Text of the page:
Angew. Chem. lnt. Ed. Engl. 6 (1967) 1 ; C. A. Grob, ibid. 81 (1969) 543
and 8 (1969) 535; K. B. Becker, C. A. Grob in S . Patai (Ed.): The Chemistry of Double-Bonded Functional Groups, Part 2, Wiley, New York
1977, Chapter 8.
[2] W. Hiickel, F. Nerdel, Justus Liebrgs Ann. Chem. 528 (1937) 57: W.
Hiickel, P. Rieckmann, ibid 625 (1959) 1 ; W. Hiickel, H. J. Kern, ibid.
728 (1969) 49.
[3] D. V. Banthorpe, D. G. Morris, C . A. Bunton, J. Chem. SOC.81971. 687.
141 W. Kirmse, G. Arend, Chem. Ber. 105 (1972) 2738: W. Kirmse, S .
Brandt, ibid. 117 (1984) 2510.
(51 H. Indyk, D. Whittaker, J. Chem. SOC Perkin Trans. 2 1974, 646.
161 R. M. Moriarty, C . C. Chien, T. B. Adams, J . Org. Chem. 44 (1979)
2206.
17) T. W. Gibson, W. F. Erman, J. Am. Chem. SOC.91 (1969) 4771.
181 In both cases the reduction led first to the diol. The C D 2 0 H group of
the diol from 1 could be selectively tosylated; renewed reduction of the
tosylate generated the methyl group. In tosylation experiments the diol
from 2 yielded the cyclic ether (2, CD2 instead of C = O ) , which was
cleaved reductively with LiAlD (OfBu),/BEt,; cf. H. C. Brown, S.
Krishnamurthy, J . Am. Chem. Sor. 94 (1972) 1750.
[9] W. Kirmse, K. H. Kampmann, V. Zellmer, Chem. Eer. 120(1987) 1301.
1540
0 VCH Verlagsgesellschafl mbH, D-6940 Weinheim, 1988
[lo] T. W. Gibson, W. F. Erman, J. Org. Chem. 37(1972) 1148; W. R. Rotb,
A. Friedrich, Tetrahedron Lett. 1969, 2607.
[ I I] The enantiomeric purity (ee) of the alcohols IOa, ]la, and 17 was determined by gas chromatography of their camphanates.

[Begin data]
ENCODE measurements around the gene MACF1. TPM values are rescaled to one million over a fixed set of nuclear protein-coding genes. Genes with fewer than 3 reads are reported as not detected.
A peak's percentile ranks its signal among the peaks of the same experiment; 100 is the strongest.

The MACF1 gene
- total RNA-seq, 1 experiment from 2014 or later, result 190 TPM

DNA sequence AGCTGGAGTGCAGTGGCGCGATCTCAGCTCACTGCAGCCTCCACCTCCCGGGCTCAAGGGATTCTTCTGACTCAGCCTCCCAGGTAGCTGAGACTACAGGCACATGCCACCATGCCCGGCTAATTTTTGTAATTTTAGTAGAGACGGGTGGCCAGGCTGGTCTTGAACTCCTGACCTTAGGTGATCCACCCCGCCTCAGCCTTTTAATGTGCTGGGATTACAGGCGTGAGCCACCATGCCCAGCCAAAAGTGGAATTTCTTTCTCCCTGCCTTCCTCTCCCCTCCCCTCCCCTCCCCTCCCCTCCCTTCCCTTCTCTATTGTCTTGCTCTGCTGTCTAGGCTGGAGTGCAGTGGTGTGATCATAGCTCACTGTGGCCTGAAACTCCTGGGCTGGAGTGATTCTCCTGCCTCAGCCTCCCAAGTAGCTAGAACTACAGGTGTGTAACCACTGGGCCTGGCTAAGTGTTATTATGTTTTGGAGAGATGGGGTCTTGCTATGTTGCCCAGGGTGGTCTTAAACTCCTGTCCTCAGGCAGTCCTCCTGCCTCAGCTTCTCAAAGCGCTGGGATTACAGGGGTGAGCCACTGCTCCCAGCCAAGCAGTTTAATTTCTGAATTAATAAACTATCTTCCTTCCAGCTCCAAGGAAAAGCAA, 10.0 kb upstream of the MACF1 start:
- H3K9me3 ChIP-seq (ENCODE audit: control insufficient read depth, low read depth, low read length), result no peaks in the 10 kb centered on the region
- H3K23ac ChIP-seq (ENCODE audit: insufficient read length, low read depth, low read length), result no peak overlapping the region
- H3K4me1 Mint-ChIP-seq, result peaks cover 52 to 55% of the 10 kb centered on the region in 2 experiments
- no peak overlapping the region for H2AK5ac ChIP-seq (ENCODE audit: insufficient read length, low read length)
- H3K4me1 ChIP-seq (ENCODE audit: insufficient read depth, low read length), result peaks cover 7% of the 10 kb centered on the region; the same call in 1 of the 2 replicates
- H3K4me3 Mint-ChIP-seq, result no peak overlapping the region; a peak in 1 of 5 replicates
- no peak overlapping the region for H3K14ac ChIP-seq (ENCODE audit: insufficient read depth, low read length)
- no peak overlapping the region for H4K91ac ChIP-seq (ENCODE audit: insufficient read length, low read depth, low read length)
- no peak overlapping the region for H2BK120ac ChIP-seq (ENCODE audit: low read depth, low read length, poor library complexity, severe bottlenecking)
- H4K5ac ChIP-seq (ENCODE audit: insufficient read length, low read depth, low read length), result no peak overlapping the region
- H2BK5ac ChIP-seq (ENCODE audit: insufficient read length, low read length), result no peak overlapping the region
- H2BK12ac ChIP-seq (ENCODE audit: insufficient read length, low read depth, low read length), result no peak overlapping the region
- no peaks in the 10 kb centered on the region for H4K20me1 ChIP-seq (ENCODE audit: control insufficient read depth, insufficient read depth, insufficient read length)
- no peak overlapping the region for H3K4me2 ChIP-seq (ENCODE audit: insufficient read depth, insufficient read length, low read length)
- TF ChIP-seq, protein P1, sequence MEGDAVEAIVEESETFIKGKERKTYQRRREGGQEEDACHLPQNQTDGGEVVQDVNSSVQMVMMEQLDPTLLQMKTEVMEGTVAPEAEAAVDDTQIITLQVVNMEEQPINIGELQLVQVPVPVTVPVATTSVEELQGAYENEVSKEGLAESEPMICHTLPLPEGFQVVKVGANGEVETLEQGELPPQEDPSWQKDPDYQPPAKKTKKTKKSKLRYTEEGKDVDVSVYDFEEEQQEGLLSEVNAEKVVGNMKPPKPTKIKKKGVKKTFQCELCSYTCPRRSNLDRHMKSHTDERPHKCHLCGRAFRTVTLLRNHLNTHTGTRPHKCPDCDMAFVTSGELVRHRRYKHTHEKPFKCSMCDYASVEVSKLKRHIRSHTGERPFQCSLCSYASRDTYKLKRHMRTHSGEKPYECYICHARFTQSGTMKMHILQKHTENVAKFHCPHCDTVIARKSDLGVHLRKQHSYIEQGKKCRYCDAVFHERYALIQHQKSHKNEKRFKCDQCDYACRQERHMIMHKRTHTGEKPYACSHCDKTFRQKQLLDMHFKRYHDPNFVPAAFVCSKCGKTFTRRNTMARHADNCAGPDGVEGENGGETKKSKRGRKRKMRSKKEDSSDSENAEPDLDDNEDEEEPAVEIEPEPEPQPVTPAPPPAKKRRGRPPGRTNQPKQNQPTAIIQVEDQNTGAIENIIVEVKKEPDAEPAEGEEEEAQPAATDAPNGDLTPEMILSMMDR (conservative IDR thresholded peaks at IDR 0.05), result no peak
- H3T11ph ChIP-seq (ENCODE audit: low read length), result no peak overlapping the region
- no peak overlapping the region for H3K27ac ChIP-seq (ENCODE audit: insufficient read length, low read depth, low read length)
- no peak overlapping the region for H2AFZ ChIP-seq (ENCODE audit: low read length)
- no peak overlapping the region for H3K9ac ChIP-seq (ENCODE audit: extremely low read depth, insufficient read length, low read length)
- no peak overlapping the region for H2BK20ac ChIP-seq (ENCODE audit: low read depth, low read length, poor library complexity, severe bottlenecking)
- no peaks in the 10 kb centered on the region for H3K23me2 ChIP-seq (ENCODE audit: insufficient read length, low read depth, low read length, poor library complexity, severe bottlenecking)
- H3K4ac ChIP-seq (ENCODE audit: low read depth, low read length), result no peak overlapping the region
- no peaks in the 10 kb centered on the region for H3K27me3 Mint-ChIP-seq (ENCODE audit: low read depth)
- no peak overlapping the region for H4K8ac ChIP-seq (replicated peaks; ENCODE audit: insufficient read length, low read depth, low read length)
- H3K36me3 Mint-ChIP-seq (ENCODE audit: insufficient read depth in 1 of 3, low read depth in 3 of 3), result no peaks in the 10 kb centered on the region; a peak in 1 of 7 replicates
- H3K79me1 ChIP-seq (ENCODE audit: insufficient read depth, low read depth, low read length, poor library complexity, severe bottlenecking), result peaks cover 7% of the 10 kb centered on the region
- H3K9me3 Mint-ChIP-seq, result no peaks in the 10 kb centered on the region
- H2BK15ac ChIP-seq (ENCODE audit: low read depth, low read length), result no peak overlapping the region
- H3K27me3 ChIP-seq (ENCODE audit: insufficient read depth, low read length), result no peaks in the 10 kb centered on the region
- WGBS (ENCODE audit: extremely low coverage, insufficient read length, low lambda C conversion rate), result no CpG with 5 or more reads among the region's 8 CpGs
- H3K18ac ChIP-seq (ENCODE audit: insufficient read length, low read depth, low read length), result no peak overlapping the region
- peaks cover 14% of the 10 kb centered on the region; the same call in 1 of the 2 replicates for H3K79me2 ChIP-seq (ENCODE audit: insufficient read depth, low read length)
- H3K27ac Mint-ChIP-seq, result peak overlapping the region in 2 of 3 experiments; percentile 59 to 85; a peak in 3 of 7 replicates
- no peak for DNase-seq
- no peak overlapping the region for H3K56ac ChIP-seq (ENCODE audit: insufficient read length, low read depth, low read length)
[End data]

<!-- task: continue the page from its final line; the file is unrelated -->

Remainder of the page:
[I21 G. Snatzke, U. Wagner, unpublished.
[I31 K. Freudenberg, P. J. Todd, R. Seidler, Justus Liebigs Ann. Chem. 501
(1933) 199.
[I41 Review: W. Kirmse, Arc. Chem. Res. 19 (1986) 36.
[I51 Discussion and literature: J. March, Advanced Organic Chemistry. 3rd
Edit., Wiley, New York 1985, p. 265: G. W. Klumpp: Reaktivrtat in der
Organischen Chemie. Thieme, Stuttgart 1978. p. 443.
1161 We consider a participation of the completely concerted route (b) in
Scheme I as unlikely. The contribution of (b) should increase with increasing ring strain ( 9 6 )and with poorer leaving groups (10b/10c) and
should increase the stereoselectivity This was not observed.
Synthesis and Structure of
[cyclo-C3H4- S02Ph12TiIOCH(CH3)212,
a C-Titanated “a-Sulfonyl Carbanion”**
By Hans-Joachim Gais,* Jiirgen Vollhardt,
Hans J . Lindner, and Helmut Paulus
The titanation of heteroatom- or resonance-stabilized
“carbanions” is a valuable instrument for control of selectivity.“.” However, little is known on the structures[31of the
titanium compounds f ~ r r n e d . ~ ’Our
. ~ . ~investigations
~
on
the reactivity of titanated sulfones[2b1led us, therefore, to
investigate their structure.[51
Herein we report on the synthesis, crystal structure analysis, and characterization by NMR spectroscopy of the titanium compound 2, which was generated from (phenylsu1fonyl)cyclopropyllithium 1 and chlorotriisopropoxytitanium by Li-Ti exchange and crystallized from n-hexane.
Crystalline 2 is stable at room temperature if protected
from air and moisture.
1
L=4
2
According to the crystal structure analysis,1612 is a true
diorganotitanium compound containing two enantiomeric
(pheny1sulfonyl)cyclopropyl moieties and- displaying normal Ti-C distances (average value 2.177 A) and short TiOiPr bonds (average value 1.763 A) (Fig. 1). Noteworthy is
the observation that one 0 atom of each sulfonyl group is
coordinated to the Ti atom, thereby extending the coordination number of the metal atom to 6. Evidence for the
existence of the two 0-S-C-Ti chelate rings and thus for
[*] Prof. Dr. H.-J. Gais, Dipl.-Ing. J. Vollhardt
Institut fur Organische Chemie und Biochemie der Universitat
Albertstrasse 21, D-7800 Freiburg (FRG)
Prof. Dr. H. J. Lindner
lnstitut fur Organische Chemie der Technischen Hochschule
Petersenstrasse 22, D-6100 Darmstadt (FRG)
Dr. H. Paulus
Institut fur Physikalische Chemie der Technischen Hochschule
Petersenstrasse 21, D-6100 Darmstadt (FRG)
[**I
This work was supported by the Deutsche Forschungsgemeinschaft. We
thank Prof. Dr. G. Boche for communication of unpublished results.
0570-0833/88/1111-1540 $ 02.SWO
Angew. Chem. Int. Ed. Engl. 27 (1988) No. I 1